Learn How to Create Server Emulators

Posted by Matthew Halchyshak on October 15, 2013 at 9:55 AM

Server emulation, not something you hear about on a daily basis, but it is an essential part of some gaming communities. In the context of gaming, server emulators are in essence a reimplementation of an existing or previously existing game server by a third party. Server emulators are created and run with the intent of having a server that is not dependent upon a publishing company to maintain it. This means that when a company stops supporting a particular game server the game can still be enjoyed by players on the emulated server. Over the last year I have been involved with a project trying to create a server emulator for one of these unsupported games.

At a high level there are three problems to be solved in building a server emulator:

  1. Redirecting traffic from the original to the new server.
  2. Understanding the communication protocol.
  3. Understanding payloads.

Redirecting traffic is the easiest of the problems. On a console it is simply a matter of patching urls and IP addresses in the game binary and distributing the new binary to players. As this particular project was for a console, modifying and redistributing the game binary was not possible. What is possible on some consoles is run-time memory editing with cheat devices. This is only practical for small changes, such as changing an https call to http or changing a single domain. An easier and often more practical method is to create a custom Domain Name System that maps the game's requested domains away from their legitimate locations to a 3rd party controlled server. The players who want to use this alternative server would then only need to point their DNS to the custom one.

The real work starts with trying to reverse-engineer the communication between the game client and the game server. Ideally the original server would still be online when this work begins, allowing one to see responses that are known to be valid.  Alternatively, capturing packets from the server and examining them once this stage is reached is another option. Having neither a legitimate server nor packet captures makes the work of reversing a very challenging task. The more data you have about valid responses the easier this is when trying to figure out the protocol in use, assuming it is not a well-known and standardized protocol.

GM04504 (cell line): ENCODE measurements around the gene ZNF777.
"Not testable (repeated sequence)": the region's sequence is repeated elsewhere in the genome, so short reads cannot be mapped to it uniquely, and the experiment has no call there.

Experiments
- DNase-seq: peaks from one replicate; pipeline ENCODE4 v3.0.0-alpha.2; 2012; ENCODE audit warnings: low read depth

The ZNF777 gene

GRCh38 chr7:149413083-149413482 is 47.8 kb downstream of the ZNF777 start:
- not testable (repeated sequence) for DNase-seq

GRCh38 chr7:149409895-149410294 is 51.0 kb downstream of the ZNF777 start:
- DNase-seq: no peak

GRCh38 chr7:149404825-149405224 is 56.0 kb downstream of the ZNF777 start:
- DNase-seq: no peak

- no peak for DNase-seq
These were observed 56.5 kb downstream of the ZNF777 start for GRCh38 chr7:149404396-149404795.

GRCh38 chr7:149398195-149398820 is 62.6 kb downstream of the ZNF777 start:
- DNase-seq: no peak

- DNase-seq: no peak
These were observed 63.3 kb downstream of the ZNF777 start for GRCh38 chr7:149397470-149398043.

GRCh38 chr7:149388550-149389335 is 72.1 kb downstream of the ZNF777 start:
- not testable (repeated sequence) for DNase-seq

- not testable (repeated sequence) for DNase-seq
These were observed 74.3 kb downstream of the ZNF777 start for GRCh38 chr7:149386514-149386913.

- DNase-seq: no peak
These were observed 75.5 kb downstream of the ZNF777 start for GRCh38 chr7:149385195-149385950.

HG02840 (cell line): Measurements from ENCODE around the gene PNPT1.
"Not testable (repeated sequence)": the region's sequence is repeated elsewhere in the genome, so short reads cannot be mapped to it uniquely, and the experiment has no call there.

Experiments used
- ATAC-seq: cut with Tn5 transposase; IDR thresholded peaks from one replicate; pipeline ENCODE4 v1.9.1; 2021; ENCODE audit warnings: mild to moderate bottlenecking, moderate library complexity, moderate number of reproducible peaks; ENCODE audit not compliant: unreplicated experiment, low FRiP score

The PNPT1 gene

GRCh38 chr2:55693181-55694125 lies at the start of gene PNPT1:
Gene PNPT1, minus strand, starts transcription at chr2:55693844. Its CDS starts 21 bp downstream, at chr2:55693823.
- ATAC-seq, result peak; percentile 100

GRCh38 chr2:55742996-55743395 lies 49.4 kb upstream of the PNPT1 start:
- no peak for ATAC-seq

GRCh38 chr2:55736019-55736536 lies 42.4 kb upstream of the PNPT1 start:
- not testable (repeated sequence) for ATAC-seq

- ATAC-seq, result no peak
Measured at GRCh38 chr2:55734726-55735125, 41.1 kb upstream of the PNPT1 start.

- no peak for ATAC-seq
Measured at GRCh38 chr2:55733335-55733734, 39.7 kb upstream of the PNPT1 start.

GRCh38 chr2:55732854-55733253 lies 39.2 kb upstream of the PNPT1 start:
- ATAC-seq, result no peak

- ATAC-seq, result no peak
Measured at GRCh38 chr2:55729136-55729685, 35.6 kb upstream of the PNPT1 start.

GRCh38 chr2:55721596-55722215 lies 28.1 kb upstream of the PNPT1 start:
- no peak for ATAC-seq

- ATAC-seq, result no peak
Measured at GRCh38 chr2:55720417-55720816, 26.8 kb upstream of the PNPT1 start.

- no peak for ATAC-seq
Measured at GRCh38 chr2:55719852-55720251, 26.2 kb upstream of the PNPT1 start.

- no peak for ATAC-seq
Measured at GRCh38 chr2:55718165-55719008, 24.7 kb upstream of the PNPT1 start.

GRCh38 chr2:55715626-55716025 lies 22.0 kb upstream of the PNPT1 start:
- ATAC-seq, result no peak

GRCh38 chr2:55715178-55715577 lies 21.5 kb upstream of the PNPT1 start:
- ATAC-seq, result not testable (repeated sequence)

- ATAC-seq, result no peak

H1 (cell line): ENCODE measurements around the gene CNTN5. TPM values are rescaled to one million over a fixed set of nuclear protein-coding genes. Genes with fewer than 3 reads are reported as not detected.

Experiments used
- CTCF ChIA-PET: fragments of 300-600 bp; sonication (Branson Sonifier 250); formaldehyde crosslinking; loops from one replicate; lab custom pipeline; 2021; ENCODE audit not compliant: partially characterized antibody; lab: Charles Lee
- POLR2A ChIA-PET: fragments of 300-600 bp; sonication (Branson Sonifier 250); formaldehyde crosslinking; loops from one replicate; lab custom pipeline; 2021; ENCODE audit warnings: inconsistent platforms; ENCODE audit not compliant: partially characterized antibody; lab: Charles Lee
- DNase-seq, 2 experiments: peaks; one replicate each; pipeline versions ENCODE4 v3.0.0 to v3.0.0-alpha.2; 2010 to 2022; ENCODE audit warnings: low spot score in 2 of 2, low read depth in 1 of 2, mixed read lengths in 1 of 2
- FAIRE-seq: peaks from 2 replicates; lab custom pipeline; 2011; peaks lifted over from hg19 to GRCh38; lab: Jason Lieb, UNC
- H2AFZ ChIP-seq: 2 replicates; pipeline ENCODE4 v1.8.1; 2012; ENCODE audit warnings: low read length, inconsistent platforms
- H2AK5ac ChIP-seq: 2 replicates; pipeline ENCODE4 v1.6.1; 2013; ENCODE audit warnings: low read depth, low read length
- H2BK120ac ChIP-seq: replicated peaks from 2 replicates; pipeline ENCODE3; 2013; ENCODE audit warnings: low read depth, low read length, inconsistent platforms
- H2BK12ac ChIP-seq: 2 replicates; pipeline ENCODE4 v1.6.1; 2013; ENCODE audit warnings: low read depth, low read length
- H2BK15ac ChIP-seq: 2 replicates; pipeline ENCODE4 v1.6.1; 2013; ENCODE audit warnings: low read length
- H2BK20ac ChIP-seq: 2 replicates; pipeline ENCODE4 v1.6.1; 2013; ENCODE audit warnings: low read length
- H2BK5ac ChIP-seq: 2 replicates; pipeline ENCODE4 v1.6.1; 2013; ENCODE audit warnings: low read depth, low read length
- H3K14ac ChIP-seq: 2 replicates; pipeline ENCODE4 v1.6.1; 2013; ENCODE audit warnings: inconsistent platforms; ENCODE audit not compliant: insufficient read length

In examining an unknown protocol the first thing to do is to see if data is changing in a predictable manner. Do most packets share some commonalities; perhaps they are all a specific size or contain a certain structure? The more data to compare against, the easier these patterns are to see. If there is seemingly no commonality, then encryption or some form of obfuscation may be in use. If you know certain pieces of data are being sent in the packet, it would be wise to determine how your input is changing the packet. If a minor change results in a drastically different packet, encryption is most likely in use and the encryption algorithm and key will need to be discovered or patched out.

Once any encryption or obfuscation has been removed, if any, one can start looking for protocol meta information. Often protocols will include some meta information about the data actually being sent. Payload size, command and state flags, checksums, and other things of similar nature. More often than not these will be the first bytes of the packet.

Once the protocol has been understood, one can start to comprehend the payloads being sent. For a game server this is normally going to be related to the game: player statistics, lobby information and the like. As with the protocol, being able to make small changes and examining how it effects the end result is immensely helpful - for example, changing a single byte and seeing how it is reflected in the resultant packet. Making big changes can also be useful in determining what data is in certain blocks of the payload. At this stage it is useful to know tricks to cause errors, knowing what does and does not cause errors. For this project it was determined that for most responses the value 0x00000000 should be the first 4 bytes of the payload anything else would be treated as an error. It would result in an error display, however, if the client was expecting that particular command flag. Abusing this fact once could send multiple command flags with the error response and determine which one would result in the error. This allowed us to determine what command flags were to be set for the response to a particular client request. Building a server emulator is largely about figuring out what information the client wants, after all, so this was the first step to that knowledge.

Without access to the usual debugging environment that can be used with control games, the task of figuring out responses is a tedious one; frustrating and sometimes difficult, but it is possible. In the absence of both a live server and packet logs from the live server it may be fruitful to examine the online mode of other games by the same publisher.  If the publisher thought the online mode was good enough for one game, there is little reason why they wouldn't use a similar protocol for another game.

Finding Your Evil

Topics: developer guidance, application security

Matthew Halchyshak

Written by Matthew Halchyshak